New developments open competition at all levels
By Alison Brewer, Marketing Manager, Mitel
Technology has redefined what it means to be a small to medium sized business (SMB). The Internet and all its communications applications for telephony allow SMBs to look and act like their much bigger counterparts. At the heart of this technology is “Unified Communications.” It represents the intersection of IP Telephony and advanced Internet applications and it can launch SMBs into more valuable and efficient consumer communications, customer relationships and employee teamwork.
For SMBs, Unified Communications is moving forward at high speed. Developments are:
• Collaboration: Collaboration technology will enable SMBs to share information on customers in real time.
• Reachability: provides simplified and more immediate access to employees who use mobile devices.
• Security: Advances by larger enterprises have pushed unified solutions to a par with traditional hard-wired solutions.
• New network protocols: Industry standards have enabled many of the advanced customer facing features that extend IP beyond simple telephony, such as internal and external text and instant messaging.
• Interoperability: Developments that have removed the barriers between Unified Communications and legacy networks have resulted in seamless communications with complex networks of customers.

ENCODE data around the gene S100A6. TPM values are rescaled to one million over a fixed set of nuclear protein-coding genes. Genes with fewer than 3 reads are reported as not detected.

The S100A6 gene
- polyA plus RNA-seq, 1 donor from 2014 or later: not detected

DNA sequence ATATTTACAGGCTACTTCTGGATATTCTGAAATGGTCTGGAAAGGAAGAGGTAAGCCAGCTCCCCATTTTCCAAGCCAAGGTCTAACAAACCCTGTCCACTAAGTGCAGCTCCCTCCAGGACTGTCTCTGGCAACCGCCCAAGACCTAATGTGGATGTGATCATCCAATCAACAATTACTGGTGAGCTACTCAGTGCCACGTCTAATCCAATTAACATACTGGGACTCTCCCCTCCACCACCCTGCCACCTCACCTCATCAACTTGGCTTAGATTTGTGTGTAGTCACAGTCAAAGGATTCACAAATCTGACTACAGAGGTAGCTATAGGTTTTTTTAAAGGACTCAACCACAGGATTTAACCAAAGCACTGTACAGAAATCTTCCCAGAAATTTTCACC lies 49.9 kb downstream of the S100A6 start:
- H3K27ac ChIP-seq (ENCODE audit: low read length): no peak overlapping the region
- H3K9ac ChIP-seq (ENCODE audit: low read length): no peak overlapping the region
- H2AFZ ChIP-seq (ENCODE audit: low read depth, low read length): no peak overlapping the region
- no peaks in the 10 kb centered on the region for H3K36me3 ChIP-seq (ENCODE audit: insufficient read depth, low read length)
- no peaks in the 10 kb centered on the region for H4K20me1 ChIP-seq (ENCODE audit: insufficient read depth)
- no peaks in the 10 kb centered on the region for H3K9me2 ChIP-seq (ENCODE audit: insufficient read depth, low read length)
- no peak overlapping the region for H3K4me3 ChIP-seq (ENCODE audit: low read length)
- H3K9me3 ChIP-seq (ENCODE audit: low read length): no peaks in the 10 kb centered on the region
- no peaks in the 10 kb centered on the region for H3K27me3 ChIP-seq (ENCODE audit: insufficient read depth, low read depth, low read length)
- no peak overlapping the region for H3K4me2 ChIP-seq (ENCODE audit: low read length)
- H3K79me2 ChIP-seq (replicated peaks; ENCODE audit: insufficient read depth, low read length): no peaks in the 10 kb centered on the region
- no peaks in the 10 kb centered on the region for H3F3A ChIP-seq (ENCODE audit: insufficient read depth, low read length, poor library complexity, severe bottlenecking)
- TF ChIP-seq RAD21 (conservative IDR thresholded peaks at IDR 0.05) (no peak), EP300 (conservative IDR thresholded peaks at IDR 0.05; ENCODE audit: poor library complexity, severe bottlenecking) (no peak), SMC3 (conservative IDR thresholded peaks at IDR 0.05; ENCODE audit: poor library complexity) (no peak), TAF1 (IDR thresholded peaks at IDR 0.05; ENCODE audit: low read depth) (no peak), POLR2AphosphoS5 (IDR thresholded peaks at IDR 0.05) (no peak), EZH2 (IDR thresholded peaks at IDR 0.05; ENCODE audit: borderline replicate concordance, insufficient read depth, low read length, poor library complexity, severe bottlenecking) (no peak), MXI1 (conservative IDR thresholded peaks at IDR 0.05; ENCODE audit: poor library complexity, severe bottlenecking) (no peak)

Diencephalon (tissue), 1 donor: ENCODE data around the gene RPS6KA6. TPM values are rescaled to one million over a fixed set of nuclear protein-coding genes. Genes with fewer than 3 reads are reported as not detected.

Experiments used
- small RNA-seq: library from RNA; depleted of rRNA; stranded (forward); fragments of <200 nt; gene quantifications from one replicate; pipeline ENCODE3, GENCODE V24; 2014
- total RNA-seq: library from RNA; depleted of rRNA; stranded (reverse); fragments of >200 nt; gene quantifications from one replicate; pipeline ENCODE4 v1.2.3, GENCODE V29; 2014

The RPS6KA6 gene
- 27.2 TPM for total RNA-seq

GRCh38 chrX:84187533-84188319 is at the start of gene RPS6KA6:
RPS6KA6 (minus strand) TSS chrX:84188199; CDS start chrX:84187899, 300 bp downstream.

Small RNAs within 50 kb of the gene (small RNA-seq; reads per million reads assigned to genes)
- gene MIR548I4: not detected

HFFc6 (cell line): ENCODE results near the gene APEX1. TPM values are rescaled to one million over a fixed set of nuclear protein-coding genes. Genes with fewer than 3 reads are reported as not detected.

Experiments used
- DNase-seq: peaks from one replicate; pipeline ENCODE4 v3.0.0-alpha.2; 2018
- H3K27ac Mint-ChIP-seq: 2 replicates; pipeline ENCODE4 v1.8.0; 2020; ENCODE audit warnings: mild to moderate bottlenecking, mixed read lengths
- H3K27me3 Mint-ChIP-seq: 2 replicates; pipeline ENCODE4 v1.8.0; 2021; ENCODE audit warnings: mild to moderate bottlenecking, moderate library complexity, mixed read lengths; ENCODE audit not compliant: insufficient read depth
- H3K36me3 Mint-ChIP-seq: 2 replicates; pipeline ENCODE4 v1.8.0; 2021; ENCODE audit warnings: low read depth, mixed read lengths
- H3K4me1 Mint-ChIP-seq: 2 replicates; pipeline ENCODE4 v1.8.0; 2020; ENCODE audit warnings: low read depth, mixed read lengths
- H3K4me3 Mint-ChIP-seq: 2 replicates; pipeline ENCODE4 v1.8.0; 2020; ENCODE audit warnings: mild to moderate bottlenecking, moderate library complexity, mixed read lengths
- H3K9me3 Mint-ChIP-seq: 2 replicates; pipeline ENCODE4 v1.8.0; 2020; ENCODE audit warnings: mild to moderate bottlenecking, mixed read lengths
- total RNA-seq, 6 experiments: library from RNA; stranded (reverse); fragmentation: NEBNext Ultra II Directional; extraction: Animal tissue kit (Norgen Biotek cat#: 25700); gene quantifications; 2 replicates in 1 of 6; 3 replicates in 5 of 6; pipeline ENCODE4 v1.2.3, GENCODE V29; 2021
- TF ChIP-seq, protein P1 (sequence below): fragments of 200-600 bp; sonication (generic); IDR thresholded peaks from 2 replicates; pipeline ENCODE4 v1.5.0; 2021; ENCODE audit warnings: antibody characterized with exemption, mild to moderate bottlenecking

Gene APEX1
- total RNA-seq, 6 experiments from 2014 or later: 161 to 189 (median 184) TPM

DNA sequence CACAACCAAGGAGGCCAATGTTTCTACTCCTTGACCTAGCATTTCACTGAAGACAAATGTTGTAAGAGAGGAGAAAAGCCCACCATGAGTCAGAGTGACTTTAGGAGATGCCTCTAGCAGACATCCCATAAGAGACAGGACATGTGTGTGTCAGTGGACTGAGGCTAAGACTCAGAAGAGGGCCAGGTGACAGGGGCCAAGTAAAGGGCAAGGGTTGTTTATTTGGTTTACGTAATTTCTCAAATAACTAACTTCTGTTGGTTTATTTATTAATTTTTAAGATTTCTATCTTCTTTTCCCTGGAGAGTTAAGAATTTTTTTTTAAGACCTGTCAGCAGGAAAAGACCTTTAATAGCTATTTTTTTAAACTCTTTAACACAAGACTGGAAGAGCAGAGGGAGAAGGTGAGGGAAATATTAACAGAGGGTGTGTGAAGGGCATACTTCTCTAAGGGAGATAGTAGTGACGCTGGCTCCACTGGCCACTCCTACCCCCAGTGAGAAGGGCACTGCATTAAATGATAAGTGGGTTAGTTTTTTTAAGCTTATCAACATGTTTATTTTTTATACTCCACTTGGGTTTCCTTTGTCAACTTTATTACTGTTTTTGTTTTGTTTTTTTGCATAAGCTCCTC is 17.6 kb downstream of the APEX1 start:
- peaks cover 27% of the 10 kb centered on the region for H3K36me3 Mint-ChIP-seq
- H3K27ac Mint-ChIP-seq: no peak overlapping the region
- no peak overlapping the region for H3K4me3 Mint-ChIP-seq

Five Keys to the Unified Enterprise
Just as texting, mobile access, and social media have made the world wide open for a company’s customers, the same possibilities are available within companies. SMBs will be profoundly impacted by the change, or become vulnerable to more aggressive and technically savvy competitors. Unified Communications will put SMBs on a plane with much larger companies. An audit of current capabilities and an understanding of new technology developments will make a positive difference in workforce and customer communications.
Many of the features that SMBs are looking to integrate into their communications system are advanced Unified Communications applications, according to Alison Brewer, propositions marketing manager for Mitel, “Businesses are migrating to unified communications platforms that allow them to pull their voice, data and video messaging together into one system,” she says. “This provides significant cost reductions, and also helps them look and operate more like a big enterprise.”
Customers can share opinions on their experience with a company almost immediately via social networks. That’s Web 2.0. From a customer service standpoint, collaboration technology via Unified Communications has enabled SMBs to share information on customers in real time to improve service levels. For example, Unified Communications portals feature pop-up screens that coordinate a voice call with data screens identifying the caller and providing background on their call history.